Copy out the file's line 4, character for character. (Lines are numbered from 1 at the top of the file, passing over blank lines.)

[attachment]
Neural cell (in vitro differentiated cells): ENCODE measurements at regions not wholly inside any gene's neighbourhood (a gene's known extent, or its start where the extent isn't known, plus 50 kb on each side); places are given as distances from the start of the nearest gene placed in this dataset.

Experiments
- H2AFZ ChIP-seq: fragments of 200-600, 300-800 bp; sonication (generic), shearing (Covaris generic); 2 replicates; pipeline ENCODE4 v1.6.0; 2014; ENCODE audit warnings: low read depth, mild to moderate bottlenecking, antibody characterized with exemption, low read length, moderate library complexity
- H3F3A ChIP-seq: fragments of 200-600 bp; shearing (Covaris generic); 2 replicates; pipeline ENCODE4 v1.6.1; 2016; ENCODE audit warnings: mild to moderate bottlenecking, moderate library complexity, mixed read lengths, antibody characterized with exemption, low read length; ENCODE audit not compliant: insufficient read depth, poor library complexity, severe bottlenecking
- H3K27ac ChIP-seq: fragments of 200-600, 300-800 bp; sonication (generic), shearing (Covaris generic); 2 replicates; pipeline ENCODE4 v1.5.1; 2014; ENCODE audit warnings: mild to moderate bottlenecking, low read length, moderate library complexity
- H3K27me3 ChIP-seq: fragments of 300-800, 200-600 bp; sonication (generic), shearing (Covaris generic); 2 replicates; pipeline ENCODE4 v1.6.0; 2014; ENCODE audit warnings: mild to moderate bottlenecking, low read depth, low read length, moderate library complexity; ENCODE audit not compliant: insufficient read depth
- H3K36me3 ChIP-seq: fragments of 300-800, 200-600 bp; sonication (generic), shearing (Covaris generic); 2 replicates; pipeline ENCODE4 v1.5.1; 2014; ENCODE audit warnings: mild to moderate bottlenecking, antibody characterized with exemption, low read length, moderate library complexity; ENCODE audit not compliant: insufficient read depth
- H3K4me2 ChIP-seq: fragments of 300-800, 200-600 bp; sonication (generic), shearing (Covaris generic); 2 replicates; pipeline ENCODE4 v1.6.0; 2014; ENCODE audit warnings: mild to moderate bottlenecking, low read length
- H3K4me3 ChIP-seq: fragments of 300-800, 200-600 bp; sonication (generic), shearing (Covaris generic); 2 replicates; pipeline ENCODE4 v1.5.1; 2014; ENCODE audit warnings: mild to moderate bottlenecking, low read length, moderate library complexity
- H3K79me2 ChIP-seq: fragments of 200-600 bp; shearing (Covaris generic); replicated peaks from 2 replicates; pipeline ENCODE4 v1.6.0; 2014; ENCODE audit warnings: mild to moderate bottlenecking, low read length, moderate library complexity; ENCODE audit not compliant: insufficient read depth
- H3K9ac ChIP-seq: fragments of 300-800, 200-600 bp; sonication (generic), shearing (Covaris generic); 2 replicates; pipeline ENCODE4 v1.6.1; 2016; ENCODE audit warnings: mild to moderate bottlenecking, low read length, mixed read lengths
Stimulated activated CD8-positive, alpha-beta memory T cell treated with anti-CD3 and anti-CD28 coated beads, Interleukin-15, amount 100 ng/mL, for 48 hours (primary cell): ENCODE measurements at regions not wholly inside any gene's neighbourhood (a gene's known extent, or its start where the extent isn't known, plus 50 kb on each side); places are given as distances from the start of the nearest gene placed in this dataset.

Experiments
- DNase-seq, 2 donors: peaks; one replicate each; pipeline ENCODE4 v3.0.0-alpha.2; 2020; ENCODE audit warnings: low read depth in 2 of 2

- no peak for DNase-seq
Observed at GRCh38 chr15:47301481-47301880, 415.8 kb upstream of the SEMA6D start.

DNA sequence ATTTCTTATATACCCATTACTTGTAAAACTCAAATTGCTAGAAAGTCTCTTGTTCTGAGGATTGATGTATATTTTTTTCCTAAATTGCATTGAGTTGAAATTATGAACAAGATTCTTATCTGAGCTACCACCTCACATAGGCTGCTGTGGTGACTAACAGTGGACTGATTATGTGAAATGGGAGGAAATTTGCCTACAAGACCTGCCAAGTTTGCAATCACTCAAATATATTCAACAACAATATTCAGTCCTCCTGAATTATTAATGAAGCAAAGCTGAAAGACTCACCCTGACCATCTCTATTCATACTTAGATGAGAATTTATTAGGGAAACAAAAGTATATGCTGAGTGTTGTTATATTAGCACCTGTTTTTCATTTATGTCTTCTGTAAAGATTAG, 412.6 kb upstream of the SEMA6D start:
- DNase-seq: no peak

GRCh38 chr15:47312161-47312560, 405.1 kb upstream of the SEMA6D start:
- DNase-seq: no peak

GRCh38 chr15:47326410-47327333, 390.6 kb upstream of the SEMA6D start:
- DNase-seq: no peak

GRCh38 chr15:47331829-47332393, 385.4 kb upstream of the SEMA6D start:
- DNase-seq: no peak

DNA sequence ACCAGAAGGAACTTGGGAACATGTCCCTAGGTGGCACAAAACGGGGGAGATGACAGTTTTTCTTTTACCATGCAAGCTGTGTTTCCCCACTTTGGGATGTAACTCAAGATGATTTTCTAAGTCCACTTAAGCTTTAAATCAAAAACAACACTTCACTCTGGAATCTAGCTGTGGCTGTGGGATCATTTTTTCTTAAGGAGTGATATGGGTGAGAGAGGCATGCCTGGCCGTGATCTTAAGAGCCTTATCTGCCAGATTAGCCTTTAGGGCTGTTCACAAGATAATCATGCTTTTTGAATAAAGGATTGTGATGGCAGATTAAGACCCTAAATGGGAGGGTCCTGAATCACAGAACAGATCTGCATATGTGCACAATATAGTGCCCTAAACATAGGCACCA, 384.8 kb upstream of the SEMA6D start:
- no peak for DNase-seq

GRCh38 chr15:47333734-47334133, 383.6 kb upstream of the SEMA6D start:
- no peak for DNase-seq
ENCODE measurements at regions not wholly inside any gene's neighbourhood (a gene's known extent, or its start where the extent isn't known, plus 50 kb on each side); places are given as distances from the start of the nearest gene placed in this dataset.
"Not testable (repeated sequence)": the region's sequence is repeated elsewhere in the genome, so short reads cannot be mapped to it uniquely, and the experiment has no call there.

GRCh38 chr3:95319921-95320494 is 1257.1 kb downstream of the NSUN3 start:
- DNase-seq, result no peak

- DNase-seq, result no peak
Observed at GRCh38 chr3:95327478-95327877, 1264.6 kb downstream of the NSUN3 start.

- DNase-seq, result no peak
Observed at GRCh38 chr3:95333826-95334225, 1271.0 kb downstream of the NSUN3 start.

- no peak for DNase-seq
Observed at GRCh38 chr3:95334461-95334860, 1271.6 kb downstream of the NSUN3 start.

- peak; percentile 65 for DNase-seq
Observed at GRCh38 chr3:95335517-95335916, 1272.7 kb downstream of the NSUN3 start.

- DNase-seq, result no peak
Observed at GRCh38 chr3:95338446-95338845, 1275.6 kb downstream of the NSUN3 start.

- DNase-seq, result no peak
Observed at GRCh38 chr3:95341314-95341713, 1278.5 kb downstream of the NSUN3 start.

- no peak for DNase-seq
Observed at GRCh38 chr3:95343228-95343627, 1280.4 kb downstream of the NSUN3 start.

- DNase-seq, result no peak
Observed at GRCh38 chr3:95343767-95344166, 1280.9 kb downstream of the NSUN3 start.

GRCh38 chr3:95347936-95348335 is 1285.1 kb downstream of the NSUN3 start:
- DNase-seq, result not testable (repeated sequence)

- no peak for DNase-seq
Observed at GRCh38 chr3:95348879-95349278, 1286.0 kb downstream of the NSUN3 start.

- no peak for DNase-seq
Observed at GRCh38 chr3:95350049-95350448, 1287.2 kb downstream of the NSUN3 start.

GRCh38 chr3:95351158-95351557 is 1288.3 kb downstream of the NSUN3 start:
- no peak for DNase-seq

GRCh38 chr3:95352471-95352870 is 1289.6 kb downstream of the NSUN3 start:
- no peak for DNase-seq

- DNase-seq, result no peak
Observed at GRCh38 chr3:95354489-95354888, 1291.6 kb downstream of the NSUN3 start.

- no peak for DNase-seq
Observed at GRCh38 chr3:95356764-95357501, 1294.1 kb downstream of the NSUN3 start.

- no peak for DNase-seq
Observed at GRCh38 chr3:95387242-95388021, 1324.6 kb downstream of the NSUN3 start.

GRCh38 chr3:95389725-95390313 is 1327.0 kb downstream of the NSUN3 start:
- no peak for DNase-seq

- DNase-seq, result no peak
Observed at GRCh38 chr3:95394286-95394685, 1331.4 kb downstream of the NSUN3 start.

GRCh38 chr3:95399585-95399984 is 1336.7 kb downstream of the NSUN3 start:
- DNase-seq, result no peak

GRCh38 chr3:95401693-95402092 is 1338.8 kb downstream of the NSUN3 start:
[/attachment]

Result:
- H3F3A ChIP-seq: fragments of 200-600 bp; shearing (Covaris generic); 2 replicates; pipeline ENCODE4 v1.6.1; 2016; ENCODE audit warnings: mild to moderate bottlenecking, moderate library complexity, mixed read lengths, antibody characterized with exemption, low read length; ENCODE audit not compliant: insufficient read depth, poor library complexity, severe bottlenecking